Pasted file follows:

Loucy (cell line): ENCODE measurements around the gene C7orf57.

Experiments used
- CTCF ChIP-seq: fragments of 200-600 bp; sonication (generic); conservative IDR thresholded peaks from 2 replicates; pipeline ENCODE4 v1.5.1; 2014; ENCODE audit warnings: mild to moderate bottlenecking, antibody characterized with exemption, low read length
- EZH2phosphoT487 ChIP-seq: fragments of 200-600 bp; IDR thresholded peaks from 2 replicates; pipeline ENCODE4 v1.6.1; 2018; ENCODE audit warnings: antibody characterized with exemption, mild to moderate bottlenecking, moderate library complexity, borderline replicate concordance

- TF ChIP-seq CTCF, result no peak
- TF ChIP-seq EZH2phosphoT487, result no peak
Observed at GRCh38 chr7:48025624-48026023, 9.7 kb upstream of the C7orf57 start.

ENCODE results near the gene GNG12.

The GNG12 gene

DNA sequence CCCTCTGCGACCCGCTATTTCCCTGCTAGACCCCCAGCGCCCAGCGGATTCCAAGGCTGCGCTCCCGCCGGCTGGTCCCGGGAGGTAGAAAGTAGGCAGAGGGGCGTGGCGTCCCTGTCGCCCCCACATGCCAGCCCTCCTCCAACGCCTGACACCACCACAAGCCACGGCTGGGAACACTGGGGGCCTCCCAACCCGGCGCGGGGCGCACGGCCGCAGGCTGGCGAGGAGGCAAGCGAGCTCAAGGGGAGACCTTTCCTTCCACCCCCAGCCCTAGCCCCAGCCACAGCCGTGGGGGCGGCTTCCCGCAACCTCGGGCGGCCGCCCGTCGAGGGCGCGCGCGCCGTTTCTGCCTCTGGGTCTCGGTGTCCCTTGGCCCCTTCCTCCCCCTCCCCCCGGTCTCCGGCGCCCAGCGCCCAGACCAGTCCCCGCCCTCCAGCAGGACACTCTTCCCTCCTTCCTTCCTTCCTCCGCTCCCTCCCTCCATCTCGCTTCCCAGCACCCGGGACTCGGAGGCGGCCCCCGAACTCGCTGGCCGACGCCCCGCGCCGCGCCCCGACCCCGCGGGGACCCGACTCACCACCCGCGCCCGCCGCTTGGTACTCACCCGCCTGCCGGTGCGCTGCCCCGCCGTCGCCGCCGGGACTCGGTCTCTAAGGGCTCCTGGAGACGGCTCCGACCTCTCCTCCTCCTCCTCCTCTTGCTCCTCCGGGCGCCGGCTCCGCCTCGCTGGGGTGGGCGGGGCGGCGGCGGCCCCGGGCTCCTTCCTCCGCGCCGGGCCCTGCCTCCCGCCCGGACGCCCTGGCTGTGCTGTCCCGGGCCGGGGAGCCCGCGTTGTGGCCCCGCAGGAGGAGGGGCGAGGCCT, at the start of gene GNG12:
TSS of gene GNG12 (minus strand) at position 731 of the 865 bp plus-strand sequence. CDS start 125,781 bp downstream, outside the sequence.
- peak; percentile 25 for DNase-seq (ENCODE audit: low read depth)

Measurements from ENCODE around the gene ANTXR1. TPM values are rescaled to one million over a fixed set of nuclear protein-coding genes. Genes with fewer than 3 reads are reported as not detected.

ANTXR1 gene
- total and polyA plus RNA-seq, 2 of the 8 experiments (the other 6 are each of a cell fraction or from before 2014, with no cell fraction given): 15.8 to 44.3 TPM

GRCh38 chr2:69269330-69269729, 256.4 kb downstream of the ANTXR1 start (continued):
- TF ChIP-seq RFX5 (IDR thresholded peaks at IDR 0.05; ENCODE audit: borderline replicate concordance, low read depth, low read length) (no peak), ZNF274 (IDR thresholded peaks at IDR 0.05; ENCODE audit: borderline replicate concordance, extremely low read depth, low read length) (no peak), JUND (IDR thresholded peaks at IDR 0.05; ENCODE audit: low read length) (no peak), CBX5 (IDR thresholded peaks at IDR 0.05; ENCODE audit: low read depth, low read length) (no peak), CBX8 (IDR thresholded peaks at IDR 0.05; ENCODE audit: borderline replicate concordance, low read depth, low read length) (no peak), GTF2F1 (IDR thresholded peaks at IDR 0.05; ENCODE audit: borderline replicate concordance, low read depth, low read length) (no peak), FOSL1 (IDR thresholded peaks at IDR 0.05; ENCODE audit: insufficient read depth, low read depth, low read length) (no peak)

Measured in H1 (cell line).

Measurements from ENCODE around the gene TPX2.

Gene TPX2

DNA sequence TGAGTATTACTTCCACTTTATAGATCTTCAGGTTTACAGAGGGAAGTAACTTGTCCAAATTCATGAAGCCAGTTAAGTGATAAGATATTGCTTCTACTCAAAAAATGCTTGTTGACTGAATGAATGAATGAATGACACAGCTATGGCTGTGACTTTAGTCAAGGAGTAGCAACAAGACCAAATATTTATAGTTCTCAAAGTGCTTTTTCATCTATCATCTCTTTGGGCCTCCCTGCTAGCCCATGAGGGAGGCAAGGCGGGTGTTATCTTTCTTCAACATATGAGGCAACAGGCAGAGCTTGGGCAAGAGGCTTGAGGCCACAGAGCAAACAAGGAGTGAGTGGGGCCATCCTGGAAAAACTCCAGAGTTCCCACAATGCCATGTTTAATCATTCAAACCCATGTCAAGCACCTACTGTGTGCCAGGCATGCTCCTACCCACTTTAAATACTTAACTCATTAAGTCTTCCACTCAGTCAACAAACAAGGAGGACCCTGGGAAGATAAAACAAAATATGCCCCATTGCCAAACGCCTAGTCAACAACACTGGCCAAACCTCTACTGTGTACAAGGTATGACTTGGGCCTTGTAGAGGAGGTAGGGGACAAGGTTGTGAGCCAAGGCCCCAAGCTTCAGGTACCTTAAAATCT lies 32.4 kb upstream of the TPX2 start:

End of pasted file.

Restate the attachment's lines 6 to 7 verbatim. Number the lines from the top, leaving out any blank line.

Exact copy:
- TF ChIP-seq EZH2phosphoT487, result no peak
Observed at GRCh38 chr7:48025624-48026023, 9.7 kb upstream of the C7orf57 start.